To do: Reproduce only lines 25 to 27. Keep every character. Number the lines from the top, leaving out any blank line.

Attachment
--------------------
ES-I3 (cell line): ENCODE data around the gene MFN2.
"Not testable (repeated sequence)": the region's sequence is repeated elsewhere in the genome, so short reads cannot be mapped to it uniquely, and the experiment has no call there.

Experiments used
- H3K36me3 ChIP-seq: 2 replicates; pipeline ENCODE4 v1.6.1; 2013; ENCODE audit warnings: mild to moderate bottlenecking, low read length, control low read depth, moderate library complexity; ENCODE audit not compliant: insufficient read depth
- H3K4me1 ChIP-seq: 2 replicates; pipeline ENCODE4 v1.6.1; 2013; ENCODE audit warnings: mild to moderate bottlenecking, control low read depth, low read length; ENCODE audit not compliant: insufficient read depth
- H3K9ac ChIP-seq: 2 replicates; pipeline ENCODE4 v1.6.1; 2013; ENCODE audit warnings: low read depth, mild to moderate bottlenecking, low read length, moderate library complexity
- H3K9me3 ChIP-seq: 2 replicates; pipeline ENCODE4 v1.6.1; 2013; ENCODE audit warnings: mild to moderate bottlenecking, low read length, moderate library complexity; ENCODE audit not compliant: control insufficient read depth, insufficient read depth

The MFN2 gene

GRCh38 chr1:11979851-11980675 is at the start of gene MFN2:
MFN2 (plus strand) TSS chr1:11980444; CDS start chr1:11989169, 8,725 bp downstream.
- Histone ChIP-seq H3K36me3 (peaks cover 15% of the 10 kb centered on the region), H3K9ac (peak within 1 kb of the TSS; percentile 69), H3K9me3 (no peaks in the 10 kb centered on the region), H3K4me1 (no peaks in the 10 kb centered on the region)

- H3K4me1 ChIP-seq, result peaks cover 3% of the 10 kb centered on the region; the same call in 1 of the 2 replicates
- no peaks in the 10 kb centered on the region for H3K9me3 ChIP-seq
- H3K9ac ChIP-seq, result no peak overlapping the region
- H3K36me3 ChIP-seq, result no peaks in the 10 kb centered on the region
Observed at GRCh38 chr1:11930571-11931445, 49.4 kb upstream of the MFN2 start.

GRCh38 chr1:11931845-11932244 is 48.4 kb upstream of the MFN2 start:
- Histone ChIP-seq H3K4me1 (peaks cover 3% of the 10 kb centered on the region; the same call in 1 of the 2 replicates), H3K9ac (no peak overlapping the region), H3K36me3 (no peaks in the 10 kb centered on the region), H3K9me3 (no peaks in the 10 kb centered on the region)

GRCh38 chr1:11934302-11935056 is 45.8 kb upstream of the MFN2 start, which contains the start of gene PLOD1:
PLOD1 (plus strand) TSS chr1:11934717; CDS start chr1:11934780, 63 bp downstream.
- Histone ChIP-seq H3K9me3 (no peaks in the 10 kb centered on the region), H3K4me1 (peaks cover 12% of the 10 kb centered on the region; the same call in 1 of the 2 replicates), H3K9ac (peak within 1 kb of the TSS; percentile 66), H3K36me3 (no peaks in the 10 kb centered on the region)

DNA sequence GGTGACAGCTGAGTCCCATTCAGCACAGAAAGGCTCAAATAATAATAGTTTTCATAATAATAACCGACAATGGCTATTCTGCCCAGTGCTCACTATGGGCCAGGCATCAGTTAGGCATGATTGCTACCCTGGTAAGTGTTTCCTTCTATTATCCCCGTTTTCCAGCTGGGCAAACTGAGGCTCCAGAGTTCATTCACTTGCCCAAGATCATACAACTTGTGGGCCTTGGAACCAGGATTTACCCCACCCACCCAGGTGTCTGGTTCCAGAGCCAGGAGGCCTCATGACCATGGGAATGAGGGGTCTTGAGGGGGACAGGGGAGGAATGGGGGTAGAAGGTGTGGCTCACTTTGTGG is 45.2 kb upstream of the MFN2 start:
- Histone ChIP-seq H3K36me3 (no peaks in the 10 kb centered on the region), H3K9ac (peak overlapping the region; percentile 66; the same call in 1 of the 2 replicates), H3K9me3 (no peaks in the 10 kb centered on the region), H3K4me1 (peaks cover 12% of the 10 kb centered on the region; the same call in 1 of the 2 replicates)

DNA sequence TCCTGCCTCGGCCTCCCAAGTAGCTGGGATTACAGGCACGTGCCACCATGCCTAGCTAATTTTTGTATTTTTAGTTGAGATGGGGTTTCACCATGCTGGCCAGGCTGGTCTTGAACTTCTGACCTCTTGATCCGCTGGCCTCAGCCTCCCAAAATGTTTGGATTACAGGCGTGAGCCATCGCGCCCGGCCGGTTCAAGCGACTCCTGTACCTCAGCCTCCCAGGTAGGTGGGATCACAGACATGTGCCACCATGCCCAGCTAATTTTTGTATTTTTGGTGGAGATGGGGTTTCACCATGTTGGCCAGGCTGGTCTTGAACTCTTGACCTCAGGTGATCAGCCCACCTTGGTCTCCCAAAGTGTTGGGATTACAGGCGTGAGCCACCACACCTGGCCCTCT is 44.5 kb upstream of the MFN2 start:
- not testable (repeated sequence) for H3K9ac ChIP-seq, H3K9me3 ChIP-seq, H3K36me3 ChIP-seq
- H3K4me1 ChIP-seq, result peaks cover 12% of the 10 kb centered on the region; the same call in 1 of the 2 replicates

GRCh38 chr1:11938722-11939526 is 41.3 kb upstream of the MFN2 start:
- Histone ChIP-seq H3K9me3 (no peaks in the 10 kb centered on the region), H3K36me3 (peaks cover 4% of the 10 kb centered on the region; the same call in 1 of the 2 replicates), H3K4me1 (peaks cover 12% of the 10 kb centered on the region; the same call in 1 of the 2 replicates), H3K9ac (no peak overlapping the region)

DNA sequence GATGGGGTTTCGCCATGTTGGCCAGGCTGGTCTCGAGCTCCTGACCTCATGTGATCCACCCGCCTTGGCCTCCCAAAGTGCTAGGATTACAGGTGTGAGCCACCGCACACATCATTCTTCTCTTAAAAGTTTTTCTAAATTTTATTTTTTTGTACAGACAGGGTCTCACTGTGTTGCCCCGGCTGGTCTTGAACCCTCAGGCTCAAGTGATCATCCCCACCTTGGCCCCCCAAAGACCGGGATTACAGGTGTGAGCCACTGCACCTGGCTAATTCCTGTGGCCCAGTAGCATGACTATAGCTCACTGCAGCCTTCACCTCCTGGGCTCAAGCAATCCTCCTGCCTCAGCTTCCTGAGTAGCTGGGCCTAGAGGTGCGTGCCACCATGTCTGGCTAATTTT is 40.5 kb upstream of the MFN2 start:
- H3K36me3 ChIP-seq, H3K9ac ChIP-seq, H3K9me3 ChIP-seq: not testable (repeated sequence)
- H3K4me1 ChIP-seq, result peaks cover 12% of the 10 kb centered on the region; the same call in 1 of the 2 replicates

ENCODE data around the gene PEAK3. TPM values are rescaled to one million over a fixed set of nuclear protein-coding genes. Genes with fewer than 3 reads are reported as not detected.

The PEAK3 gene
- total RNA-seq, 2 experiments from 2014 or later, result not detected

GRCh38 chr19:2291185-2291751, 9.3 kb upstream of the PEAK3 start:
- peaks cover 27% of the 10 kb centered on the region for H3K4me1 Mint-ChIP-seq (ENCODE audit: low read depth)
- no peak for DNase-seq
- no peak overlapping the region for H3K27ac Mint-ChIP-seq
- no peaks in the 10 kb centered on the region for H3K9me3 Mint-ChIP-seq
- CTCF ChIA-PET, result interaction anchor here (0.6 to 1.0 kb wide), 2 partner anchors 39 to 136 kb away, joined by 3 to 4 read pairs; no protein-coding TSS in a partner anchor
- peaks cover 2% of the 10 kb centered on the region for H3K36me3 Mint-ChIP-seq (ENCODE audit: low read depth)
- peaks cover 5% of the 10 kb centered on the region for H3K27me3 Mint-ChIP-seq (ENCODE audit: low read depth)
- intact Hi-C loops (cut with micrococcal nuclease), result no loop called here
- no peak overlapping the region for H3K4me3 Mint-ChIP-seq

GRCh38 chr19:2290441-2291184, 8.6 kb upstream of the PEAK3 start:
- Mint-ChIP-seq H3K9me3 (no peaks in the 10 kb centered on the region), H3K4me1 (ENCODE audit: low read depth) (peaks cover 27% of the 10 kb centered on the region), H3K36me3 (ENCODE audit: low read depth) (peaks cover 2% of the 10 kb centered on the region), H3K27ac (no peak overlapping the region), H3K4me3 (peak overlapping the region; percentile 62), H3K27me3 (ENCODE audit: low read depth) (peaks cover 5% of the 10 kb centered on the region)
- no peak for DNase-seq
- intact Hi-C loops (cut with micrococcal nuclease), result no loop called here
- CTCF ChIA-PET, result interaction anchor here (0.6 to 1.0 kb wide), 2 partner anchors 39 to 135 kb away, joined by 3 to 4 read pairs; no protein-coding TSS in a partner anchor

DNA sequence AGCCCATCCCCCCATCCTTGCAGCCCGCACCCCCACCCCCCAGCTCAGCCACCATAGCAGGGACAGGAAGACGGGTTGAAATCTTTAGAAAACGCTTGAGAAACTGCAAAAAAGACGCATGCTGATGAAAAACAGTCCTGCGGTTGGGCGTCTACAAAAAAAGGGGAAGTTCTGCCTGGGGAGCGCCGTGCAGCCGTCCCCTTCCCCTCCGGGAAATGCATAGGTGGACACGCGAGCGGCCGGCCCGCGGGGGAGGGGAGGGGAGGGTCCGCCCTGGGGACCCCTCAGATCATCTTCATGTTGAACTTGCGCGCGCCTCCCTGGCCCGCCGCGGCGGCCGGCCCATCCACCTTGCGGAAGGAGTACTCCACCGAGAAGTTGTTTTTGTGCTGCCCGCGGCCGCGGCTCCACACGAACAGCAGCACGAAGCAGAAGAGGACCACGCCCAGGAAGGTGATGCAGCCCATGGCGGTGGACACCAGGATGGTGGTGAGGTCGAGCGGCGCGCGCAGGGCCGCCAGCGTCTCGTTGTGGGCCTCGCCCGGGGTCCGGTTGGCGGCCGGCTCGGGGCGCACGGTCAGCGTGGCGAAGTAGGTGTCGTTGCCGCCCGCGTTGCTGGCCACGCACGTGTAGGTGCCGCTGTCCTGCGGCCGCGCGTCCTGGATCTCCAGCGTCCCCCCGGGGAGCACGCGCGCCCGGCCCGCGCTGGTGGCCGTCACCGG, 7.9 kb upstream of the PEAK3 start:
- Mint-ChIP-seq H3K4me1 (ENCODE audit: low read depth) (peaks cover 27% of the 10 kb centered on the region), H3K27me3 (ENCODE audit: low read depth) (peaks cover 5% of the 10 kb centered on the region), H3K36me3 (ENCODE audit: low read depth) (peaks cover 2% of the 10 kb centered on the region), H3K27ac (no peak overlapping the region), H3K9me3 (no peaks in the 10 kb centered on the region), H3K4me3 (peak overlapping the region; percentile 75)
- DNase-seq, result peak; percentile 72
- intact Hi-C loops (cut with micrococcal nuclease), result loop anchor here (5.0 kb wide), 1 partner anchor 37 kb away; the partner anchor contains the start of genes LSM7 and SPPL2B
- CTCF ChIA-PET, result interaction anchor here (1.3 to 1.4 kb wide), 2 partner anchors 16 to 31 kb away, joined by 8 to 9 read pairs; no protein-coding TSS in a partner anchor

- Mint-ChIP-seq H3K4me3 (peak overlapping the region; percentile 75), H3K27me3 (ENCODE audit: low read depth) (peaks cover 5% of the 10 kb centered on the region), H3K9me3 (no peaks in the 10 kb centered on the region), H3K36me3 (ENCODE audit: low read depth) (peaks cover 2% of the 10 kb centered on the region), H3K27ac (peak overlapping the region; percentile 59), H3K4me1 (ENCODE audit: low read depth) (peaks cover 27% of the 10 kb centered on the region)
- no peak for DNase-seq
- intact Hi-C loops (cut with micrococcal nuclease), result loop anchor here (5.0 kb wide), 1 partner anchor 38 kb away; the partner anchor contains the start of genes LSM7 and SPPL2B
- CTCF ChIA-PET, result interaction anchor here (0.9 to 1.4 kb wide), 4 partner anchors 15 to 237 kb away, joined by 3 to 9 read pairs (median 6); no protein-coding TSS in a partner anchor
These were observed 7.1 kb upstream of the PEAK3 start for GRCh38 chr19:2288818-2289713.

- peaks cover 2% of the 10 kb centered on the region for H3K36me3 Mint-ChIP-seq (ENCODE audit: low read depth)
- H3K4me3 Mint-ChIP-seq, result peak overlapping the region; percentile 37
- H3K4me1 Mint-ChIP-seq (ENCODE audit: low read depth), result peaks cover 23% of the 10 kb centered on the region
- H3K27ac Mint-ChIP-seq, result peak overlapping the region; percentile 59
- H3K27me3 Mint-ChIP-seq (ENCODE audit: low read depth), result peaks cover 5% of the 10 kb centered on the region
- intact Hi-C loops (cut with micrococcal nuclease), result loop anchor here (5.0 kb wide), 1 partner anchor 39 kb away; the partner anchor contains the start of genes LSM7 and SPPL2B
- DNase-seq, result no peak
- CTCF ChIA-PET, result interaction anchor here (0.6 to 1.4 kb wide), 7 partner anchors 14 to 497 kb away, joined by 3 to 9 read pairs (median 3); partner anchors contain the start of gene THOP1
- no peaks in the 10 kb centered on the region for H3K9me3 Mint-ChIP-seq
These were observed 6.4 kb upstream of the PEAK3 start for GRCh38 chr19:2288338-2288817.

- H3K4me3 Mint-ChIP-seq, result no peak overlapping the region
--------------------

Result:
- not testable (repeated sequence) for H3K9ac ChIP-seq, H3K9me3 ChIP-seq, H3K36me3 ChIP-seq
- H3K4me1 ChIP-seq, result peaks cover 12% of the 10 kb centered on the region; the same call in 1 of the 2 replicates

GRCh38 chr1:11938722-11939526 is 41.3 kb upstream of the MFN2 start: